Average Pay: $3,500/wk
Lease Incentive: $2,500
Schedule / Home Time: Home Daily
Equipment Type(s): Containers
Operating Area: Savannah GA, Duncan SC
CDL Class: Class A
NFI Division: NFI G&P Drayage
NFI Operating Center: 590
Recruiter: John @ 888-991-4488
Owner Operator Program Information:
-5 days a week
-24/7 Port Access
-Low cost Insurance Options available
-Plate & Permit program
-Consistent Miles 500 per day
-Tolls Paid by the Company
-$2,000 Referral Bonus
Partnering with NFI
At NFI “Partnerships Matter”. We provide our independent contractors with dedicated opportunities that make for profitable business. As a small business you have two numbers that matter to your business most- your gross revenue, and your expenses. The spread between those numbers is what the success of your business hinges upon. At NFI, our program is designed to provide owner operators and small fleet owners with consistent profits needed for success.
As one of our 6 core values, NFI puts safety at the center of every operation. Owner Operators and Fleet Owners that partner with NFI Industries are expected to be safety-minded professionals, with a steadfast commitment to providing the best possible service to NFI and its customers. Drivers who operate equipment contracted to NFI must meet the same qualifications as NFI’s own company drivers.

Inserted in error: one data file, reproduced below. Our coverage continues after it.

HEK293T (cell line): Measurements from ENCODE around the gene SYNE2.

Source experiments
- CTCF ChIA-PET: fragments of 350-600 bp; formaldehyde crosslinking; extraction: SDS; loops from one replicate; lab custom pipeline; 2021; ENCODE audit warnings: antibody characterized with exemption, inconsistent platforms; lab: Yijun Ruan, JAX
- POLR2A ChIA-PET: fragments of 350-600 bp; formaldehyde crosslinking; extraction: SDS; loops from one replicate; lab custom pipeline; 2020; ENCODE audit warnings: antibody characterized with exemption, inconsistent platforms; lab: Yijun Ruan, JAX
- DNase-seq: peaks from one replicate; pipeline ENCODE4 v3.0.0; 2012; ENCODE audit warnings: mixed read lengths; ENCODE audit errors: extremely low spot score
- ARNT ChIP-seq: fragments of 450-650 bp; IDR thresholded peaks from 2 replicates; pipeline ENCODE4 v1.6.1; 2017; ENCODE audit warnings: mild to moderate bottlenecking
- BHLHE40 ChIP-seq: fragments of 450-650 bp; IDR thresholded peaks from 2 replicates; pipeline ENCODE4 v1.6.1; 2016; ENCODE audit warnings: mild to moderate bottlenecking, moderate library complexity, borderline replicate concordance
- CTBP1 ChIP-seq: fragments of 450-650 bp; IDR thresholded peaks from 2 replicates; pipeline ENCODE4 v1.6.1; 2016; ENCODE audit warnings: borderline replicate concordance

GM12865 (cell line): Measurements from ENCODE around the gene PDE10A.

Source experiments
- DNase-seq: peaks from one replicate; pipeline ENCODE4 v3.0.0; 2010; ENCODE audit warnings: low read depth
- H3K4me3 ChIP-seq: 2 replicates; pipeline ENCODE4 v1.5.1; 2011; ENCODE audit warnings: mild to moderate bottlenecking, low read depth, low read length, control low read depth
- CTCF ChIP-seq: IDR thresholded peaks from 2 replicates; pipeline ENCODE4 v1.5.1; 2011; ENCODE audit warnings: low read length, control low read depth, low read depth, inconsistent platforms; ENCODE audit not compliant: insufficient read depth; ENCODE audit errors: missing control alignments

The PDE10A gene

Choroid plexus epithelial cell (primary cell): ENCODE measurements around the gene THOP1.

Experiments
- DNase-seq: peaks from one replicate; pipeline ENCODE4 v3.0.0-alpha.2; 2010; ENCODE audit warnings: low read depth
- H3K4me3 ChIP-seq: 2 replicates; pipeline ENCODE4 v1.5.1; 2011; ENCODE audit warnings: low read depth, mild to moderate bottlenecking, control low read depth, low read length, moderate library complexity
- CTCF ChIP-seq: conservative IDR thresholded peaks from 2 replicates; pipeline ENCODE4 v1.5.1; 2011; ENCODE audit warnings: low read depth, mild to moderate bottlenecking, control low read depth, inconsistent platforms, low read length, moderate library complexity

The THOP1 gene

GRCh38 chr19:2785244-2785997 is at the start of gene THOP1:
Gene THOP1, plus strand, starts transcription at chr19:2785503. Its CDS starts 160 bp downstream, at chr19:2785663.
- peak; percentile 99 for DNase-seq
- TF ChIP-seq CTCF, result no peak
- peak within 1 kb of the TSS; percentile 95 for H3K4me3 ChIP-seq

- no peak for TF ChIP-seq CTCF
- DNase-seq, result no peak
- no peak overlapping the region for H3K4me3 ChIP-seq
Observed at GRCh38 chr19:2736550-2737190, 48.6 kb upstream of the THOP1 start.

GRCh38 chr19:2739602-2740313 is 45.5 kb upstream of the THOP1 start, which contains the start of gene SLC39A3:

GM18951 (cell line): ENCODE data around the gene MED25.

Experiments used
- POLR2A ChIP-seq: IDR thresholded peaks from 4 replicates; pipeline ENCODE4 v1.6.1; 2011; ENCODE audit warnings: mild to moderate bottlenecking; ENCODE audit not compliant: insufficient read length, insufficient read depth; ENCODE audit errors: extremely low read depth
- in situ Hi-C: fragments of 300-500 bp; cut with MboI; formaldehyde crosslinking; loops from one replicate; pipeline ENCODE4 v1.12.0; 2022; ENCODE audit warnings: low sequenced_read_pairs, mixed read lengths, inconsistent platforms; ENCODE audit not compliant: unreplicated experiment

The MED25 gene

NFI basic driver qualifications include:
One (1) year of verifiable Class A commercial driving experience in a similar type/size of vehicle.
The information below provides insight into how working as an Owner Operator (also referred to as an Independent Contractor) may meet your expected lifestyle, work into your long-term career plans, and provide the working environment you seek.
What is an Owner Operator?
At its most basic level, an owner-operator (OO) is exactly as it sounds — a driver who owns the truck he or she operates as an independent business. For many truck drivers, becoming an OO means you have reached the pinnacle of the truck driving industry. You own, or have financed, the costs of your own truck in your own name. You decide who you will contract with, when you will contract, where you will drive, and the cargo you are willing to carry.
An OO is a "free and clear" small business owner. Likewise, those searching for freight shipment often prefer to deal with OOs and will pay more when the opportunity is exists. The fact that an OO, by definition, means the truck's owner and driver are one in the same removes the financial burden of a carrier or company hiring, training and maintaining extra drivers when demand sinks to normal or below normal levels.
What personal characteristics best serve Owner Operators?
Aside from the personal characteristics needed to be a good truck driver, an OO needs to have the knowledge and ability to operate within the industry and maintain mutually-beneficial relationships with clients. These client relationships must be developed to a level beyond that of any other type of driver. As an OO, you have reached the top of the heap when it comes to truck driving. There are no shortcuts, and through experience, you need to know how to react in virtually all situations ranging from personal interactions to truck repairs to working with your accountant if you are subject to an audit.